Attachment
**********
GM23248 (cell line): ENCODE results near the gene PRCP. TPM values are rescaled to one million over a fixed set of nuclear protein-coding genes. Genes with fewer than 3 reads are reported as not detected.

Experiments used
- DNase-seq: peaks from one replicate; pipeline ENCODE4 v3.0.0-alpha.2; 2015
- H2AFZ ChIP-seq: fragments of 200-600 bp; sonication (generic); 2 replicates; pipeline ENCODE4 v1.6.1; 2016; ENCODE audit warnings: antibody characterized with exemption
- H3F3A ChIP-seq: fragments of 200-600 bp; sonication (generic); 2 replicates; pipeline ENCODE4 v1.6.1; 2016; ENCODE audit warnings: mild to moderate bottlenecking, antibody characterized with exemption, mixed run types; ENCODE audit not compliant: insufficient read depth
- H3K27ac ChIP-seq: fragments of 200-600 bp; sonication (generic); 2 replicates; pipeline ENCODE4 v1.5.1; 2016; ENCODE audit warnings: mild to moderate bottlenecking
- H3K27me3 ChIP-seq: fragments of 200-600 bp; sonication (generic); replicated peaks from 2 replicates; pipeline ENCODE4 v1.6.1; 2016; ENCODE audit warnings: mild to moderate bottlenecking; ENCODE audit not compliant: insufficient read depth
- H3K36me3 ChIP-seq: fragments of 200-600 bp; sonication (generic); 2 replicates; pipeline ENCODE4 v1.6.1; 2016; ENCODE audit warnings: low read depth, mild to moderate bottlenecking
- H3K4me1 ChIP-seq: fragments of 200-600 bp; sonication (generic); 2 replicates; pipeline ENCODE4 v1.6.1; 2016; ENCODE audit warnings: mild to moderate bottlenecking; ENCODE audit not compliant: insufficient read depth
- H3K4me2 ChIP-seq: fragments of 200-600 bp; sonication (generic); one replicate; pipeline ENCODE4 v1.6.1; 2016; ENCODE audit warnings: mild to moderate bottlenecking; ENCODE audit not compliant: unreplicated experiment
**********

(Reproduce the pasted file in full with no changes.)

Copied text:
GM23248 (cell line): ENCODE results near the gene PRCP. TPM values are rescaled to one million over a fixed set of nuclear protein-coding genes. Genes with fewer than 3 reads are reported as not detected.

Experiments used
- DNase-seq: peaks from one replicate; pipeline ENCODE4 v3.0.0-alpha.2; 2015
- H2AFZ ChIP-seq: fragments of 200-600 bp; sonication (generic); 2 replicates; pipeline ENCODE4 v1.6.1; 2016; ENCODE audit warnings: antibody characterized with exemption
- H3F3A ChIP-seq: fragments of 200-600 bp; sonication (generic); 2 replicates; pipeline ENCODE4 v1.6.1; 2016; ENCODE audit warnings: mild to moderate bottlenecking, antibody characterized with exemption, mixed run types; ENCODE audit not compliant: insufficient read depth
- H3K27ac ChIP-seq: fragments of 200-600 bp; sonication (generic); 2 replicates; pipeline ENCODE4 v1.5.1; 2016; ENCODE audit warnings: mild to moderate bottlenecking
- H3K27me3 ChIP-seq: fragments of 200-600 bp; sonication (generic); replicated peaks from 2 replicates; pipeline ENCODE4 v1.6.1; 2016; ENCODE audit warnings: mild to moderate bottlenecking; ENCODE audit not compliant: insufficient read depth
- H3K36me3 ChIP-seq: fragments of 200-600 bp; sonication (generic); 2 replicates; pipeline ENCODE4 v1.6.1; 2016; ENCODE audit warnings: low read depth, mild to moderate bottlenecking
- H3K4me1 ChIP-seq: fragments of 200-600 bp; sonication (generic); 2 replicates; pipeline ENCODE4 v1.6.1; 2016; ENCODE audit warnings: mild to moderate bottlenecking; ENCODE audit not compliant: insufficient read depth
- H3K4me2 ChIP-seq: fragments of 200-600 bp; sonication (generic); one replicate; pipeline ENCODE4 v1.6.1; 2016; ENCODE audit warnings: mild to moderate bottlenecking; ENCODE audit not compliant: unreplicated experiment